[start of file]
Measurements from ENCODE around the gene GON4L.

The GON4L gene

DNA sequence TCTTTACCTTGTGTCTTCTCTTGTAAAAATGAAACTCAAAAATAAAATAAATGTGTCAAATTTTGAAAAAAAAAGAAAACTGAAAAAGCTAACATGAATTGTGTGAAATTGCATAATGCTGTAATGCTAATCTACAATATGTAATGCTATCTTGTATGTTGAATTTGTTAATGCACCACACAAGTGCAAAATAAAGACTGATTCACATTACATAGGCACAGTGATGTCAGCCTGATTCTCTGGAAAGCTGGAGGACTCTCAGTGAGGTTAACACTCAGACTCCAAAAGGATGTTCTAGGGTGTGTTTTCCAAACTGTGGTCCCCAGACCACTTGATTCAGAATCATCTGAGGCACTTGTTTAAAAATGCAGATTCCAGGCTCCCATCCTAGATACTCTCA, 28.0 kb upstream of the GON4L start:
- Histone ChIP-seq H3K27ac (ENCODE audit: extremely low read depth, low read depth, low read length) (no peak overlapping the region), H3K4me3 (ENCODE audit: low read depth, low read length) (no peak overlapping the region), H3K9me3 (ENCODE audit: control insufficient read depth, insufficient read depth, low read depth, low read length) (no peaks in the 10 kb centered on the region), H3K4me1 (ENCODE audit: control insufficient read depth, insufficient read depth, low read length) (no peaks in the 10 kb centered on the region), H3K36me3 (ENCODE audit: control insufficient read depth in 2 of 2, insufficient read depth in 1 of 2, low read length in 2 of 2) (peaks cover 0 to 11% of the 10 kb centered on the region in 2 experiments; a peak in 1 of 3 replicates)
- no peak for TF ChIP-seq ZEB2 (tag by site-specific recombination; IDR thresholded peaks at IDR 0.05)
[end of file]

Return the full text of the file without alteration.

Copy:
Measurements from ENCODE around the gene GON4L.

The GON4L gene

DNA sequence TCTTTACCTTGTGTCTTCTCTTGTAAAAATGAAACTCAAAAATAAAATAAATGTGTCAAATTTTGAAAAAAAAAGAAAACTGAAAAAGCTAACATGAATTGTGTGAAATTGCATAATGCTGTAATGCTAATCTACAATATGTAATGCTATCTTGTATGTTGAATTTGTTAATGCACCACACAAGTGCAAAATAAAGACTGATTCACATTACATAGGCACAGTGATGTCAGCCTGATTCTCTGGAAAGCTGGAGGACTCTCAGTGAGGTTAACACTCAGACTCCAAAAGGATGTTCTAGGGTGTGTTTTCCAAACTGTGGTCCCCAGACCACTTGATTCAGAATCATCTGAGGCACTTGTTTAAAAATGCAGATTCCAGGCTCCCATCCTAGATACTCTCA, 28.0 kb upstream of the GON4L start:
- Histone ChIP-seq H3K27ac (ENCODE audit: extremely low read depth, low read depth, low read length) (no peak overlapping the region), H3K4me3 (ENCODE audit: low read depth, low read length) (no peak overlapping the region), H3K9me3 (ENCODE audit: control insufficient read depth, insufficient read depth, low read depth, low read length) (no peaks in the 10 kb centered on the region), H3K4me1 (ENCODE audit: control insufficient read depth, insufficient read depth, low read length) (no peaks in the 10 kb centered on the region), H3K36me3 (ENCODE audit: control insufficient read depth in 2 of 2, insufficient read depth in 1 of 2, low read length in 2 of 2) (peaks cover 0 to 11% of the 10 kb centered on the region in 2 experiments; a peak in 1 of 3 replicates)
- no peak for TF ChIP-seq ZEB2 (tag by site-specific recombination; IDR thresholded peaks at IDR 0.05)